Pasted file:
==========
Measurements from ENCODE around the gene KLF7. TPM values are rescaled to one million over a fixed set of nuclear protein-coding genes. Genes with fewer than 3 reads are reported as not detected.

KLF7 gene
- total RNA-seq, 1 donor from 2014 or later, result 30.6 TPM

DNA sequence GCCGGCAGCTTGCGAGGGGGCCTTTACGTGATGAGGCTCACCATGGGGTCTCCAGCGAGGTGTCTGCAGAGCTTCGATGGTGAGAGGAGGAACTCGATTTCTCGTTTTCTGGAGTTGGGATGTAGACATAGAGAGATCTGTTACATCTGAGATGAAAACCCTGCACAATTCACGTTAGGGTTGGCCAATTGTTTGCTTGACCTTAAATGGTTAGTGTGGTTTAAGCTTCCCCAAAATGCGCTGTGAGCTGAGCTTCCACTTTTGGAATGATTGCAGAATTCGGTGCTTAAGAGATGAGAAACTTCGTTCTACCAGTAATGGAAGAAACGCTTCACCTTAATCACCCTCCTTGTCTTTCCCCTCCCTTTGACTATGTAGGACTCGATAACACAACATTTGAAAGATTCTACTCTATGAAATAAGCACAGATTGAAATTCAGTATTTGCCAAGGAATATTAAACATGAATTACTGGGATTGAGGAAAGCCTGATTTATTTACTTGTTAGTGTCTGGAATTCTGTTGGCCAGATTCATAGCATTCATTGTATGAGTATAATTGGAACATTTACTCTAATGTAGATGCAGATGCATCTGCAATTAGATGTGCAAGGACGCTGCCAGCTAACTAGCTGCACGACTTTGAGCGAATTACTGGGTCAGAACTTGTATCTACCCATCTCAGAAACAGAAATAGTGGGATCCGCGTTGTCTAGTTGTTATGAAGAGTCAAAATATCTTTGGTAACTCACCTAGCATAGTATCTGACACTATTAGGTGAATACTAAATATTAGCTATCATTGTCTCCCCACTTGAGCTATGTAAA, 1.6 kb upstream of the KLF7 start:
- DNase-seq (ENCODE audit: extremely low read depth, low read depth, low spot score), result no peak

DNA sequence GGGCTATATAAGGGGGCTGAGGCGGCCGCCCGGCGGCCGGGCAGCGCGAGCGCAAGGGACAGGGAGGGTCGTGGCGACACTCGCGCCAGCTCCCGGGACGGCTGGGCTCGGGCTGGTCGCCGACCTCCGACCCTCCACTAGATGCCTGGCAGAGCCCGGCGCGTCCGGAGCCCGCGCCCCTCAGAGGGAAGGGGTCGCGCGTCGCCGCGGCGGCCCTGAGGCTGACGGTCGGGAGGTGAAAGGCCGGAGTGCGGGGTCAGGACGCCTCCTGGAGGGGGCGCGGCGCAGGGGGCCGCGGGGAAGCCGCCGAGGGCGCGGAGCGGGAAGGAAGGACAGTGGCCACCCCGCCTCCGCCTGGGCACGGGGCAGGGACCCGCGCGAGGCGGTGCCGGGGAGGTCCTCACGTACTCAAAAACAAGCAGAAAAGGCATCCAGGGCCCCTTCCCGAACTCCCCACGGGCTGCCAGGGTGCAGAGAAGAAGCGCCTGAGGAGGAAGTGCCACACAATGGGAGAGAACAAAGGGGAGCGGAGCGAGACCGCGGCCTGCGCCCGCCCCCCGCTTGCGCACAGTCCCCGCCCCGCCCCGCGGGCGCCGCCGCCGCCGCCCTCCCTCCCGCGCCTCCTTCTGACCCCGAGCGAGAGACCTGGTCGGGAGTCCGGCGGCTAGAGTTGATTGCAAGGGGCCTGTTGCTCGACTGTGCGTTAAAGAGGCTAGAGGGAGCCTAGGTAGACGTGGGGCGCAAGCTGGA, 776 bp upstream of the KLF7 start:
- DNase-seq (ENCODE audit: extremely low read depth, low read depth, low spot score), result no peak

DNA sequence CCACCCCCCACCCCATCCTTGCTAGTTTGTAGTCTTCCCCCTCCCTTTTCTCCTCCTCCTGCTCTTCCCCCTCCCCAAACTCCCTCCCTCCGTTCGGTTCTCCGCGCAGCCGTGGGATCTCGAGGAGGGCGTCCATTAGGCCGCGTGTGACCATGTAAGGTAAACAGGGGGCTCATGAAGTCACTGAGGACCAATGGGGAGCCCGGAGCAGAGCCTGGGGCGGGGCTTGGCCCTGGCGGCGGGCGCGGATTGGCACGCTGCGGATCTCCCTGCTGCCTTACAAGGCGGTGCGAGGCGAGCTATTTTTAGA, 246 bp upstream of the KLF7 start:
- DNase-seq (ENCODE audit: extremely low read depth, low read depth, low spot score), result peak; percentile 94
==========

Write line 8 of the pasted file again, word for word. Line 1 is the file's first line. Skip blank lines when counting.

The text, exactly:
DNA sequence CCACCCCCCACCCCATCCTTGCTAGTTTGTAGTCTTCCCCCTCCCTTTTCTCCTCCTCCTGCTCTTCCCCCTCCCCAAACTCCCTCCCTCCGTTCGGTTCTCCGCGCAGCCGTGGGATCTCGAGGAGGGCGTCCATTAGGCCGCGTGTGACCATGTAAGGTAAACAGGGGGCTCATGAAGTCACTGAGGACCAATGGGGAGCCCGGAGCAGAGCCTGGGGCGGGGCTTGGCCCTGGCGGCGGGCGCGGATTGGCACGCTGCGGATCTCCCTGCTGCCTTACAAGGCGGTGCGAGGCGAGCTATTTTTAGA, 246 bp upstream of the KLF7 start: